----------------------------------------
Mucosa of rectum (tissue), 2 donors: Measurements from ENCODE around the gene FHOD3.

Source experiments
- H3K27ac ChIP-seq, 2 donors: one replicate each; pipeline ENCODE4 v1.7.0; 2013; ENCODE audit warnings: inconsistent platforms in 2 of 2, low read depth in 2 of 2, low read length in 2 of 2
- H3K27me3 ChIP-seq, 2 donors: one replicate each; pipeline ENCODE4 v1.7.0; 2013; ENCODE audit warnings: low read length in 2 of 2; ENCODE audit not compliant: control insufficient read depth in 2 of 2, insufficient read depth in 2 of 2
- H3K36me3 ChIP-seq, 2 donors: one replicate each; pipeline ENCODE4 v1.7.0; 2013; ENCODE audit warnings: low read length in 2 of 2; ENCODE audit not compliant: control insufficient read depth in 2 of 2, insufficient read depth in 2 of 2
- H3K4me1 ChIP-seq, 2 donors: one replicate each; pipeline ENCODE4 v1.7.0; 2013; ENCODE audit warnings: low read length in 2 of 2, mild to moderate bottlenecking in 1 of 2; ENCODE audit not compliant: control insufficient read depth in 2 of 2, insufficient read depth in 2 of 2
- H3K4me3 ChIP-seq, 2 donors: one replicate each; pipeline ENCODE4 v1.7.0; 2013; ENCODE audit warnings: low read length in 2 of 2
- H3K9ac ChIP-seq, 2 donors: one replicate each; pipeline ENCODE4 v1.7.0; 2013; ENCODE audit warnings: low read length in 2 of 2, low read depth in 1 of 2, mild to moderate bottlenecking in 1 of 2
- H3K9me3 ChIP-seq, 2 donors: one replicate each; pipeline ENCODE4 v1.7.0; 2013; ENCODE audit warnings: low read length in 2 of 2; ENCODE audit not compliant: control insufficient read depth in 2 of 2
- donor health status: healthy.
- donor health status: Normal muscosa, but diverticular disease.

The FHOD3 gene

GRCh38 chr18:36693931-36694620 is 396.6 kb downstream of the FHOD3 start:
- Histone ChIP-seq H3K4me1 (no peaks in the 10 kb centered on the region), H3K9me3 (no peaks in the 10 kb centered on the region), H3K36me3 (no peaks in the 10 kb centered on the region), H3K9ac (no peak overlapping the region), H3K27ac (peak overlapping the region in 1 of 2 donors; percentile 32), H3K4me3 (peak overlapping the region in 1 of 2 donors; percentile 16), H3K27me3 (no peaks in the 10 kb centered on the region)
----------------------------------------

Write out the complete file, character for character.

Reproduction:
Mucosa of rectum (tissue), 2 donors: Measurements from ENCODE around the gene FHOD3.

Source experiments
- H3K27ac ChIP-seq, 2 donors: one replicate each; pipeline ENCODE4 v1.7.0; 2013; ENCODE audit warnings: inconsistent platforms in 2 of 2, low read depth in 2 of 2, low read length in 2 of 2
- H3K27me3 ChIP-seq, 2 donors: one replicate each; pipeline ENCODE4 v1.7.0; 2013; ENCODE audit warnings: low read length in 2 of 2; ENCODE audit not compliant: control insufficient read depth in 2 of 2, insufficient read depth in 2 of 2
- H3K36me3 ChIP-seq, 2 donors: one replicate each; pipeline ENCODE4 v1.7.0; 2013; ENCODE audit warnings: low read length in 2 of 2; ENCODE audit not compliant: control insufficient read depth in 2 of 2, insufficient read depth in 2 of 2
- H3K4me1 ChIP-seq, 2 donors: one replicate each; pipeline ENCODE4 v1.7.0; 2013; ENCODE audit warnings: low read length in 2 of 2, mild to moderate bottlenecking in 1 of 2; ENCODE audit not compliant: control insufficient read depth in 2 of 2, insufficient read depth in 2 of 2
- H3K4me3 ChIP-seq, 2 donors: one replicate each; pipeline ENCODE4 v1.7.0; 2013; ENCODE audit warnings: low read length in 2 of 2
- H3K9ac ChIP-seq, 2 donors: one replicate each; pipeline ENCODE4 v1.7.0; 2013; ENCODE audit warnings: low read length in 2 of 2, low read depth in 1 of 2, mild to moderate bottlenecking in 1 of 2
- H3K9me3 ChIP-seq, 2 donors: one replicate each; pipeline ENCODE4 v1.7.0; 2013; ENCODE audit warnings: low read length in 2 of 2; ENCODE audit not compliant: control insufficient read depth in 2 of 2
- donor health status: healthy.
- donor health status: Normal muscosa, but diverticular disease.

The FHOD3 gene

GRCh38 chr18:36693931-36694620 is 396.6 kb downstream of the FHOD3 start:
- Histone ChIP-seq H3K4me1 (no peaks in the 10 kb centered on the region), H3K9me3 (no peaks in the 10 kb centered on the region), H3K36me3 (no peaks in the 10 kb centered on the region), H3K9ac (no peak overlapping the region), H3K27ac (peak overlapping the region in 1 of 2 donors; percentile 32), H3K4me3 (peak overlapping the region in 1 of 2 donors; percentile 16), H3K27me3 (no peaks in the 10 kb centered on the region)